By Janith Jayasinghe | Online Law Master | tags: Romeo-Juliet Law, Underage Marriage, Best Interest of Child, Rights of Child, Statutory Rape
William Shakespeare’s Romeo &Julietis familiar to most as the ultimate tale of young love. The story was about a love story between Romeo and Juliet who were respectively 16 and 13 years old. When Shakespeare brought Romeo and Juliet to life, he was intentional in choosing two young characters as his protagonists. Then as now, two teens having consensual sex is understandable. Nobody labeled Romeo as sex offender at that time. But if Romeo was in today, he would have labeled as sex offender and imprison for 10 years. Romeo-Juliet law was coming as a protection for such tragedies.
Romeo-Juliet laws was firstly adopted in western countries i.e. USA and later on it spread to the Asian and African region. USA adopted Sex Crimes Laws to protect their children. But for that same law consensual teenage acts also covered and they also charged with similar charges. After reporting few incidents parents across the USA started fighting against their laws arguing that current law put underage sex among the teenagers into the same category as violent sexual offenders and that imposing similar punishment to their does not fit to the crime.
Some states, i.e. Texas responded to the parent’s voice and amend their laws and introduce Romeo-Juliet laws to the world.
Linda Lowen, the famous U.S journalist wrote that, Romeo and Juliet laws attempt to legally define the difference between child molestation and sex between consenting teenagers. The main purpose of Romeo-Juliet law is to make a distinction between the forced sexual relationships by a pedophiles with consensual teenage sex. Hence, it attempts to prevent adolescent sexual behaviour being considered as a criminal offense.
Many countries around the world now recognize Romeo-Juliet laws in their legal systems. However, though the concept is same the way countries adopt the Romeo-Juliet is different from country to country.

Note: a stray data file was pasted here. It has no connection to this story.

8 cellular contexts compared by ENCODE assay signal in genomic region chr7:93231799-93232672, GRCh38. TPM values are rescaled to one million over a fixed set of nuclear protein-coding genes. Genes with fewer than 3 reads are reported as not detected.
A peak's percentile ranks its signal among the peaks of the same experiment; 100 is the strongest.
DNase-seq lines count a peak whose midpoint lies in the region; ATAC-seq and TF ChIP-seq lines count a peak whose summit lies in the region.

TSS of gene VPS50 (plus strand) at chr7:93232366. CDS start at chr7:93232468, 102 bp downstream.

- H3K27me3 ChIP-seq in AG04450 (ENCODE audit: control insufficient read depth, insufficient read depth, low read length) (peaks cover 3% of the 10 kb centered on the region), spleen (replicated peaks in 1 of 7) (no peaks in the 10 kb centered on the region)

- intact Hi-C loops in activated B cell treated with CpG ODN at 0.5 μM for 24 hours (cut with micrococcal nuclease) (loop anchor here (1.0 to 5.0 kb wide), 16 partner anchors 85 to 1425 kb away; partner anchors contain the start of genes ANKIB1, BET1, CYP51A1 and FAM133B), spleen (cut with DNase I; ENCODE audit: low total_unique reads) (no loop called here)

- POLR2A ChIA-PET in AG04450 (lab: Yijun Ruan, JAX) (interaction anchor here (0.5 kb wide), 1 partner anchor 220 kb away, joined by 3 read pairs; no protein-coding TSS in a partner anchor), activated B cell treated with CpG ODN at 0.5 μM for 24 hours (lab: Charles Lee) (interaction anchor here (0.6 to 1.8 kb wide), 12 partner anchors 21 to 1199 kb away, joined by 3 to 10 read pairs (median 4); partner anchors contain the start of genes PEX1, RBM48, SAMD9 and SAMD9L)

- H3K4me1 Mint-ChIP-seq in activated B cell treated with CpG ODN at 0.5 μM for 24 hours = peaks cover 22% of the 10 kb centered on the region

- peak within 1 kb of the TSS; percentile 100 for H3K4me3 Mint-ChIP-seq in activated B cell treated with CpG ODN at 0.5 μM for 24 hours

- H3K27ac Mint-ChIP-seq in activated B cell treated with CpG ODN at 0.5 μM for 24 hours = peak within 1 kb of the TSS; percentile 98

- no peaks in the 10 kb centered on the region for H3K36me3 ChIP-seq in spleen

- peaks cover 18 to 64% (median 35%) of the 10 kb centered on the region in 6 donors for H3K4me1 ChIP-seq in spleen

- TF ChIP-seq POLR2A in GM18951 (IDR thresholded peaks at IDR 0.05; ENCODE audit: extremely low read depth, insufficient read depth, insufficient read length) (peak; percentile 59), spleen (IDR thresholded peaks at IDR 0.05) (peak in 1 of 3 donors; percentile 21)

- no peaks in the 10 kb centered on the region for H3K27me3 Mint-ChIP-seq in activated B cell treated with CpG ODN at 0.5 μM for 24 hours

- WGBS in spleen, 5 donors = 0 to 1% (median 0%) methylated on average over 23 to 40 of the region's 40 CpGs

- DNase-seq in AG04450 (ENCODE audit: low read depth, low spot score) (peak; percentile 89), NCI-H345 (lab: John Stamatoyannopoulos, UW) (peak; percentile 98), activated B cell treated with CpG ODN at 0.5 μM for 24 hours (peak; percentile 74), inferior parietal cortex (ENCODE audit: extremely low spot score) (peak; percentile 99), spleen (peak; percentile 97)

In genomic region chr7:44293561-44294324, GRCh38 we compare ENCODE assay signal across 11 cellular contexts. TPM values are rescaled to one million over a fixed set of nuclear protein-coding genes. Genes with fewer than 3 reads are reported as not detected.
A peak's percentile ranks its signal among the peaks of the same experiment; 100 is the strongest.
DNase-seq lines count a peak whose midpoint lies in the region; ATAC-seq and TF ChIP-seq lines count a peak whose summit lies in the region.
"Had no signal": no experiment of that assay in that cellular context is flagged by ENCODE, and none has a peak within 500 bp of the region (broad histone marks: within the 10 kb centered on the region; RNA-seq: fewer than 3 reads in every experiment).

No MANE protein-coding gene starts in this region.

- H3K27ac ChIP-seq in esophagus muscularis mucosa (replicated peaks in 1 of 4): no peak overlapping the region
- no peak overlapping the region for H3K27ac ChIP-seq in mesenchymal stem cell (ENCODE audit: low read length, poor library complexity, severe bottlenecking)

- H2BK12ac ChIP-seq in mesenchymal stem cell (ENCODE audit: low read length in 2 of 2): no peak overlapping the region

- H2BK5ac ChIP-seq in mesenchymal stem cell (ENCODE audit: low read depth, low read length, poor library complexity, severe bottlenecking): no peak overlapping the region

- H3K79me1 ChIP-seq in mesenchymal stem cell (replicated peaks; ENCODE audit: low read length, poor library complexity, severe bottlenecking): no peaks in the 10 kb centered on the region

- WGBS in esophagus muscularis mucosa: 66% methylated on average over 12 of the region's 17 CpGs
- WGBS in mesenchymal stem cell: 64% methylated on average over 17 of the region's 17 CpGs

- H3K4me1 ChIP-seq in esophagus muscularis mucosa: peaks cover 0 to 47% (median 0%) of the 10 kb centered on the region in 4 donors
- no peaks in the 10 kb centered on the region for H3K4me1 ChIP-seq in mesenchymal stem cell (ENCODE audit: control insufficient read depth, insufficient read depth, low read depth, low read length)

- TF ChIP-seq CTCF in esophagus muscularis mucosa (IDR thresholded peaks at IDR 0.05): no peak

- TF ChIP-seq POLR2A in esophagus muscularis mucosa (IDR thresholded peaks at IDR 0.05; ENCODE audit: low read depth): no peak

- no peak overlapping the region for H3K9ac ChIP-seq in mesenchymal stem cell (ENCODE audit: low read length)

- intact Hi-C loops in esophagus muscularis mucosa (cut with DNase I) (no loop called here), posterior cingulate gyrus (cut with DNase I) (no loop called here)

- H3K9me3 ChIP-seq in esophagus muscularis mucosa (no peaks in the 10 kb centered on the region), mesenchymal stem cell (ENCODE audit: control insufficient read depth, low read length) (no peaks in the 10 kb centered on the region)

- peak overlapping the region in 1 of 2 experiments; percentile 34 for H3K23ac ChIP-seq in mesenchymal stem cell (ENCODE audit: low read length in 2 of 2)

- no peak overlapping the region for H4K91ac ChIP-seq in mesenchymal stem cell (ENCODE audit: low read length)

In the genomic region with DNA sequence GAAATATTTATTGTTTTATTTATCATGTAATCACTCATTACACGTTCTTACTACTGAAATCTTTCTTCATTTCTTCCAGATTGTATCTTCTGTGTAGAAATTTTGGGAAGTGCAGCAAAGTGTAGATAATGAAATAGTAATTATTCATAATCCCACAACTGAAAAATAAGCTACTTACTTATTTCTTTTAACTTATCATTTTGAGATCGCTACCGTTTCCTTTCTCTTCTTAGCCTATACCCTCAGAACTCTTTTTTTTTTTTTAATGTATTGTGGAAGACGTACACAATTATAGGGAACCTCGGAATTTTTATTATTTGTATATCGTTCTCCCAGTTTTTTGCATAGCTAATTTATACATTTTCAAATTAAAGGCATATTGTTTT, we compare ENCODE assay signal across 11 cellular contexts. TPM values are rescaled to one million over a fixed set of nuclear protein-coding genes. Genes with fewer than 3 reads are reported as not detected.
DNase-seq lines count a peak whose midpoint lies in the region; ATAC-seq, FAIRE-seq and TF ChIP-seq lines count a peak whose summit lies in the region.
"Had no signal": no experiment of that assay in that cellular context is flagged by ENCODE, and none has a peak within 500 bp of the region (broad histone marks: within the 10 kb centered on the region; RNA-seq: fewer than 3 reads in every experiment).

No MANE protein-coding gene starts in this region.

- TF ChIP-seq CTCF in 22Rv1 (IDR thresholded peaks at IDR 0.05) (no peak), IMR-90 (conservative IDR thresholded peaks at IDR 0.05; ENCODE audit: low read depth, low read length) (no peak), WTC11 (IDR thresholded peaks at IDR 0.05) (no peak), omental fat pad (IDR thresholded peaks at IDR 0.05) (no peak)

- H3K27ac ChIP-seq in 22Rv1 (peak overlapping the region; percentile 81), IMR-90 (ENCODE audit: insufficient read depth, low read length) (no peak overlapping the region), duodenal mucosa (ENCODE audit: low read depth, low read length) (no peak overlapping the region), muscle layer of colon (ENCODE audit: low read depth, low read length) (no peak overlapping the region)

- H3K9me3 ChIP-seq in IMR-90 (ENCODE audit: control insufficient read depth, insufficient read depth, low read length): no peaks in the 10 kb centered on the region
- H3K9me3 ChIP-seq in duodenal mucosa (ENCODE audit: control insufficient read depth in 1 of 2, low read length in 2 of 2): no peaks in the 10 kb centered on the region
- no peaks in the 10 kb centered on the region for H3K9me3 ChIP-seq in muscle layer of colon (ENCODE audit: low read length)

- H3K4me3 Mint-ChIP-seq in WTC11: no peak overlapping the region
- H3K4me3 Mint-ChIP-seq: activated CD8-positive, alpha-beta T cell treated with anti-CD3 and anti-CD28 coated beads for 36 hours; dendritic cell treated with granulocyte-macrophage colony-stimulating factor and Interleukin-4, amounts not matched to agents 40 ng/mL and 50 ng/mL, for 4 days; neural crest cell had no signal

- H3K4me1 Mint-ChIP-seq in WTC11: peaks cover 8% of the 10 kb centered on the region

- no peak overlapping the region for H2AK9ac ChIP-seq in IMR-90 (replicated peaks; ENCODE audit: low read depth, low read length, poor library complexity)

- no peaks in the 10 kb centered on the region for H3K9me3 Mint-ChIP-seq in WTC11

In the Teddy Bear Clinic case certain issues came before the Constitutional Court when it considered whether criminalizing consensual underage sex violated the constitutional rights of children. The Constitutional Court held that adolescents have a right to engage in healthy sexual behavior and that such acts were part and parcel of normative development from adolescence to adulthood. The Court held further that criminalizing consensual sex or sexual activity between adolescents aged 12 – 15 violated their rights to privacy, bodily integrity and dignity. Criminalizing such behaviour was also not in the best interests of the affected children and court ordered the parliament to amend the relevant act to avoid the aforesaid issues.
In the J v the National Director of Public Prosecutions and Others it was held that, “the automatic inclusion of the particulars of persons, who were children at the time of the commission of sexual offences, in the National Register for Sex Offenders is contrary to the best interest of the child principle and therefore not justiﬁed in an open and democratic society.” The preamble of the amendment act clearly emphasized their intention of upholding the aforesaid judgment through this enactment.
Act limited mandatory obligation upon the doctors regarding reporting consensual teenage sex as shown in the below table.
Source: South African Medical Journal
Figure 1: The reporting and service delivery obligations of healthcare providers in South Africa
Sri Lanka have no complete recognition of Romeo-Juliet law. However, in Section 364(2) proviso they partly recognize Romeo-Juliet laws. Due to lack of strength of this provision in 2015 Law Commission emphasize the importance of recognizing Romeo-Juliet laws to the legal system and recommend to add Romeo-Juliet law clause into Section 364 of the penal code. Commission recommends that section 364(2) to be amended by deletion of the proviso to the section and by insertion of a Romeo-Juliet law clause. But sullenly, this recommendation was never came into existence.
Though Romeo-Juliet law is not clearly recognized under our law, Supreme Courts have followed this concept in several cases.
A logical explanation was given in the Samantha Sampath case, why we need to incorporate Romeo-Juliet laws and the concept of natural law. In this case victim was a 15-year old girl and she got pregnant as a result of her love affair with the accused person. Noticeably neither the teenage mother nor her parents did make any complain against the young father for rape. But a case was brought before high court as a result of complain made by an outsider. In the trial young father pleaded guilty and court imposed a punishment of 2 years rigorous imprisonment suspended for 10 years. Maintenance for the baby born out of this young lovers was paid by this young father and even he attends for the parents meeting of their child.
Later on, AG appeal the HC decision to the Court of Appeal. Court of Appeal follows the literal rule of the Section 364(2)(e) of the Penal Code and it set aside the suspended sentence and imposed 10 years rigorous imprisonment.
When the matter brought before Supreme Court, it set aside the Court of Appeal judgment and upheld the HC judgment.
Liyanage Rohana Vs. AG is also another important case which discussed about Romeo-Juliet law and unjust which would cause to the adolescent lovers if mandatory minimum punishment imposes.